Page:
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Thursday, 17 January, 2002, 13:52 GMT
Heart surgery deaths made public
lists of names
Dozens of children received "substandard care"
The death rates of individual cardiac surgeons are to be made public, Health Secretary Alan Milburn has announced.

The measure is part of the government's response to the report into the deaths of children undergoing heart surgery at Bristol Royal Infirmary.

A service that is designed around the needs of patients has to give more power to patients

Alan Milburn
Ministers plan to give patients and their carers more say on how the health service is run.

Mr Milburn said the package was designed to create a "different relationship between patients and services".

He told the House of Commons: "The days have gone when part of the NHS can behave as though they were part of a secret society.

"A service that is designed around the needs of patients has to give more power to patients."

Doctors have welcomed the plans, but warned that unfairly labelling surgeons as poor performers could damage patient care.

More data

Information on the number of patients who die in the 30 days following surgery will be made available for every cardiac surgeon in England by April 2004.

Mr Milburn said it was planned to extend publication of death rates to other specialties. However, he said steps would be taken to ensure the published data did not give an unfair impression of the skills of each surgeon.

He said: "I believe open publication will not just make sure we have a more open health service, but it will help to raise standards in all parts of the NHS."

Public involvement

From April 2003, a National Knowledge Service for the NHS will work to provide high quality information about the health service for patients.

A Commission for Patient and Public Involvement in Health is to be established to encourage more people to take an active role in the health service.

No-one can guarantee that mistakes will not occur, medicine is not a perfect science

Alan Milburn
A Citizen's Council will also be set up to advise a beefed up National Institute of Clinical Excellence, which will be given new powers to set standards for day to day clinical practice in the NHS.

New guidelines about sharing information with patients and parents of young children are to be issued this summer.

The system for compensating victims of medical negligence is to be reformed.

And the NHS complaints system will be revamped by the end of the year.


The Commission for Health Improvement will also be given strengthened role to ensure high standards. It will include a new Office for Information of Health Care Performance to monitor clinical performance and to publish regular performance indicators on all NHS trusts.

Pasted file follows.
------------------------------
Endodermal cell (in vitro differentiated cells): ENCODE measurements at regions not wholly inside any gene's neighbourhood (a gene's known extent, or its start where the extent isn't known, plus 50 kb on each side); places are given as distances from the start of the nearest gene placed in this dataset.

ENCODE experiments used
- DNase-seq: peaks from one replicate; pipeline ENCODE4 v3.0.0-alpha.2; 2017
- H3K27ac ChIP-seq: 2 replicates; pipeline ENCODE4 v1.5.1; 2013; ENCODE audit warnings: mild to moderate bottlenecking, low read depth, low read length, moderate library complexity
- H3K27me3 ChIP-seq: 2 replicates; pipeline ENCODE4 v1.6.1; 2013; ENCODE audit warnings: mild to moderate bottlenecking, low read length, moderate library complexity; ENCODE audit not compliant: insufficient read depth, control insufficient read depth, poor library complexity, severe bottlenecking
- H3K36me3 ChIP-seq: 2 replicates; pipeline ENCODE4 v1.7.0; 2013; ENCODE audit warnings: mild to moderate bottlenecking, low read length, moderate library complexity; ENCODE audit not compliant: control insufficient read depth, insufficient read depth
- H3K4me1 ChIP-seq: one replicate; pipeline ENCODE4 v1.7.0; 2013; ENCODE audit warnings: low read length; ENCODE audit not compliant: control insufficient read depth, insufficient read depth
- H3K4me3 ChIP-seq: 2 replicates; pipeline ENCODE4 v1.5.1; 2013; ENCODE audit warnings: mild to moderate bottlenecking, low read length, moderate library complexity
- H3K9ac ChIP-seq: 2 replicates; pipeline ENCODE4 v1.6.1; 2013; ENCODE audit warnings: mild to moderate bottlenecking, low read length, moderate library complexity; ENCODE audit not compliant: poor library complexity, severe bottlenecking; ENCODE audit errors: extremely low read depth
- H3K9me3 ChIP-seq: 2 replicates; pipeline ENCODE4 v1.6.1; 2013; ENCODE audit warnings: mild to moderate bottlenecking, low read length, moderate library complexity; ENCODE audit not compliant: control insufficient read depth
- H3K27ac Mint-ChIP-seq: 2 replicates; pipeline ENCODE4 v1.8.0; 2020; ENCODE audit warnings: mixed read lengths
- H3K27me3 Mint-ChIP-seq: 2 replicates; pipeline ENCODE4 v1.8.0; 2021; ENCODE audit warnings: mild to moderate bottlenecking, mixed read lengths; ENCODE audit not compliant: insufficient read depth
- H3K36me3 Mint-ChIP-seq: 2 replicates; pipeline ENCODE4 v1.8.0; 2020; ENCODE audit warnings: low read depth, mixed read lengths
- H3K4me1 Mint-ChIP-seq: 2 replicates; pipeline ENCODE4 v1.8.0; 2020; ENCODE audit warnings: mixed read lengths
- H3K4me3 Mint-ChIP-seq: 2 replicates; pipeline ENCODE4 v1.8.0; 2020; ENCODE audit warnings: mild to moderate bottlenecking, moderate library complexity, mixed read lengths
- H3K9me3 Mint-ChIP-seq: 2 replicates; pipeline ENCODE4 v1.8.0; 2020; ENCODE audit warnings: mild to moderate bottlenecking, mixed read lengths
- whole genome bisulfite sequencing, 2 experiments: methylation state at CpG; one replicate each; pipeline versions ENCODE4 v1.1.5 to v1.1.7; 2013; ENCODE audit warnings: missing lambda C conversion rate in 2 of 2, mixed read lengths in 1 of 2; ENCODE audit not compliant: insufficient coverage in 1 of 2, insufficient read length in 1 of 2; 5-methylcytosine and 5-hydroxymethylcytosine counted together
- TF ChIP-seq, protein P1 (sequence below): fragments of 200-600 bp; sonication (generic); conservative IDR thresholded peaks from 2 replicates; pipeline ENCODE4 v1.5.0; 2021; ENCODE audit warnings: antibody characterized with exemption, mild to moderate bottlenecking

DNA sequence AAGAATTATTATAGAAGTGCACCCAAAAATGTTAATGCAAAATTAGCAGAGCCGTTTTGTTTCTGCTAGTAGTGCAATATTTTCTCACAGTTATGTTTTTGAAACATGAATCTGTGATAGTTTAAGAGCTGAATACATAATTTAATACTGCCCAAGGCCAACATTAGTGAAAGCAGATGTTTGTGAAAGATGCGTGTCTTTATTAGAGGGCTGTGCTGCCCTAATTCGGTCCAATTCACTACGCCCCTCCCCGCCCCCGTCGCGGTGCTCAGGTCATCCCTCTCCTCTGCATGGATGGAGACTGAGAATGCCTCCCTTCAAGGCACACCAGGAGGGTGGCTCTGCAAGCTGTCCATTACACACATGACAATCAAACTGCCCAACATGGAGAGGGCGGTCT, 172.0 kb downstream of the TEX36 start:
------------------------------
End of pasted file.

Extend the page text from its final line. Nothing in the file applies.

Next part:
The work of all the regulatory bodies in the NHS will be overseen by a new Council for the Quality of Health Care.

And a new Council for the Regulation of Health Care Professionals will be established to strengthen and co-ordinate the system of professional self-regulation for doctors.

Government proposals for reform of the General Medical Council will be published in the spring.

It is also planned to have a national system for reporting problems in the NHS - including a confidential telephone help line - by the end of the year.

Plans for doctors to regularly prove their fitness to practise are to be extended to all health workers.

Mr Milburn said: "No-one can guarantee that mistakes will not occur, medicine is not a perfect science, even the best doctors make the worst mistakes.

"Our task is not to pretend we can eradicate every error. Our job is to ensure that there are systems in place to detect errors, to minimise them and to learn from them."

Shadow health secretary Dr Liam Fox welcomed the government's proposals saying improvements to care standards were a "tribute" to those who had suffered at Bristol.

However, Liberal Democrat health spokesman Dr Evan Harris said ministers seemed intent on shifting the blame for NHS failings on to the medical profession.

Inquiry findings

Last year's inquiry report concluded that between 30 and 35 children who underwent heart surgery at the Bristol Royal Infirmary between 1991 and 1995 died unnecessarily, as a result of sub-standard care.

Approximately one third of all children who underwent open-heart surgery received less than adequate care, said the report.

Children "died unnecessarily" at the hospital

The paediatric cardiac team was led at the time by surgeon Mr James Wisheart, who operated alongside his colleague Janardan Dhasmana.

Wisheart was struck off in 1998 by the General Medical Council, and Dhasmana was banned from paediatric surgery for three years. He has not operated since.

Dr John Roylance, the hospital's chief executive, was also found guilty of serious professional misconduct by the GMC and struck off.

The inquiry, chaired by Professor Sir Ian Kennedy, said there had been a "club culture" among the doctors at the hospital, and that professional rivalries and paternalistic attitudes had flourished.

It refused to entirely blame individual doctors for the crisis, saying that "general failings" in the NHS of the time were as much to blame.

The BBC's Niall Dickson
"Few doubt that more changes will be needed"
Head of United Bristol Healthcare Trust Hugh Ross
"The health service has been changing fast"
Michaela Willis, victim of heart scandal
"We found out that we were mislead"
Sue Williams, National Patient Safety Agency
"We've had about 1000 reports in to date"

Government response

Key stories

Key figures

Parents' stories

Background briefing


Bristol year by year
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